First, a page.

5. Semi-colons don't belong in commercial fiction.

    Are all these true? Maybe. But would any of these necessarily be a deal breaker for an agent if you have an awesome book? Probably not.

    Best rule of thumb for me is follow the rules, unless your writing/story are improved by rule-breaking.

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  3. I love writing advice. Yes, everyone's method doesn't apply to every work every time, but I think it's utterly important to know why the advice given worked. Understanding *how* and *why* is one of the most important keys to consistent quality.

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  4. Advice is always welcome, and the more I write, and the more advice I read, the more aware I become of how I write. However, I think there will always be blind spots. I may recognise a flaw in someone else's writing, but might be completely blind to the exact same one in my own writing.

    I think it's just a basic fact of human nature: we can rarely see ourselves. And so, by extension, we can find it difficult to see our own writing clearly as well. That is why I think it is so important for a writer to have critique groups and critique partners who constantly force one to confront the inadequacies of one's writing. Advice in abstract is easy to accept, but it's more difficult to ignore when put into a personalised context.

    Thanks for opening up this discussion.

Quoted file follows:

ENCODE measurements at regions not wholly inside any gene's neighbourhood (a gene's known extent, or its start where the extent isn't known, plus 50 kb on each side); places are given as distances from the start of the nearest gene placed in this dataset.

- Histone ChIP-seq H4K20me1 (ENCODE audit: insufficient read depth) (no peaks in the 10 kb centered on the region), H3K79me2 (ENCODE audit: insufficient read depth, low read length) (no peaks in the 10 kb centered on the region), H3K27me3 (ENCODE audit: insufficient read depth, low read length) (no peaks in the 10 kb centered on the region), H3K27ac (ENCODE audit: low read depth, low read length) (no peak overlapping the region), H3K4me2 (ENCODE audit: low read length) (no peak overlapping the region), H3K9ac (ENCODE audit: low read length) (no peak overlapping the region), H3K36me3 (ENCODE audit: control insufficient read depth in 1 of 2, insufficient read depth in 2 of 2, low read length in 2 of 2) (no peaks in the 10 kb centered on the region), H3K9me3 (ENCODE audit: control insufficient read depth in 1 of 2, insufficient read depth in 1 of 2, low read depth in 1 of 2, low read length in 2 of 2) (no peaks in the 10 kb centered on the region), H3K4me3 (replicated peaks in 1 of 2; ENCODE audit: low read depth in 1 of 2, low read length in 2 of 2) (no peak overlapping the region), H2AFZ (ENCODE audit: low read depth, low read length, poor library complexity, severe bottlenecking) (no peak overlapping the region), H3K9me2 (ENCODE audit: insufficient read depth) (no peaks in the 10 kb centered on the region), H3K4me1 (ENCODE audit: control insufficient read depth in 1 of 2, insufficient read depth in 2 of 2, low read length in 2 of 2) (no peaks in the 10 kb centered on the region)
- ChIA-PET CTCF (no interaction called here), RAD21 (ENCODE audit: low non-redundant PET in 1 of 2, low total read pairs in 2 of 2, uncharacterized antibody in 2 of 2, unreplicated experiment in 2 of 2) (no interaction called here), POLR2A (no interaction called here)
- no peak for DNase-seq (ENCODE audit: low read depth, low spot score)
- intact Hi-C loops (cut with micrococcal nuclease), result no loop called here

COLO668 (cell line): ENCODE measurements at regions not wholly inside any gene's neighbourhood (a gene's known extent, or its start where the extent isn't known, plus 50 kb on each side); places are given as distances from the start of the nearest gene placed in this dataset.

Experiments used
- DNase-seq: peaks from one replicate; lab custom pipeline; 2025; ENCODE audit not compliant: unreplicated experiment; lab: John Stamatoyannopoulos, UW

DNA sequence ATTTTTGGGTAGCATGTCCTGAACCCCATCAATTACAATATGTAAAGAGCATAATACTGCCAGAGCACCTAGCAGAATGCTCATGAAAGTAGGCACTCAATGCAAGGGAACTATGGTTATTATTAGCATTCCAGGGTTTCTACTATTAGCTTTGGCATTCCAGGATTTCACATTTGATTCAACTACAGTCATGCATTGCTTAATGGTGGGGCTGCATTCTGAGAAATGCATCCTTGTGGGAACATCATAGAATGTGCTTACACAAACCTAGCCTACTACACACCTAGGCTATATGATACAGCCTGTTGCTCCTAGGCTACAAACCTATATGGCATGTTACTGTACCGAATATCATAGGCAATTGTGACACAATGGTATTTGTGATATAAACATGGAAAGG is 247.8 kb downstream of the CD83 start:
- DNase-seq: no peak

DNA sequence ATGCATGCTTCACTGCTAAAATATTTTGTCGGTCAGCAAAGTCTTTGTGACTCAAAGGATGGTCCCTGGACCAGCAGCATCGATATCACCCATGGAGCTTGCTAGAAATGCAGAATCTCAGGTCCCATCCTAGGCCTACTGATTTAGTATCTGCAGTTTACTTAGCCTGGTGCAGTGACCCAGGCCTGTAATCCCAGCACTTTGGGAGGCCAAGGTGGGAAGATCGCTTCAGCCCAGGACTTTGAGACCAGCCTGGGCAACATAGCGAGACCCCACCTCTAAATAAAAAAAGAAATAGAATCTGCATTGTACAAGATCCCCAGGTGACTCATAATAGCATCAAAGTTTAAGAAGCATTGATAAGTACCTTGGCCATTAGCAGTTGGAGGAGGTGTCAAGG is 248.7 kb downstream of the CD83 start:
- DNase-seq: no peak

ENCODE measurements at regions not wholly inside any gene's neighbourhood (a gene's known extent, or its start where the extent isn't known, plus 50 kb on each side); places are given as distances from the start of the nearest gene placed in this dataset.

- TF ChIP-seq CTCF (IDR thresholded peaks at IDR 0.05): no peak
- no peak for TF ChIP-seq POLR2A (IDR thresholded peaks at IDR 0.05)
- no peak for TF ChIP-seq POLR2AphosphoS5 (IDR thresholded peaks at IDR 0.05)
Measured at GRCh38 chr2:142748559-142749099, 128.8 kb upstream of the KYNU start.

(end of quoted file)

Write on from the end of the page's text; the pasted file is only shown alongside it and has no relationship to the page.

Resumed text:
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  5. Early on, I hoovered up every bit of advice I could find and tried to follow all of it. Nowadays, I am somewhat less automatically obedient — paradoxically, because I read some convincing advice to that effect….

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  6. I think the key to taking advice is actually WANTING advice on how to improve. And on top of wanting to improve, you have to WANT to re-write and edit and re-write some more.
    The best thing I ever did for my writing was join a critique group. Now, we all share advice with one another, and that advice comes from SO many different places — agents' blogs, Twitter, Stephen King, Anne Lamott, former teachers, whatever we're reading at the moment, etc. Joining this group has not only helped to continually motivate me to write (and re-write and re-write .. . ) but also has vastly improved my writing. So now advice doesn't fall on deaf ears ๐Ÿ™‚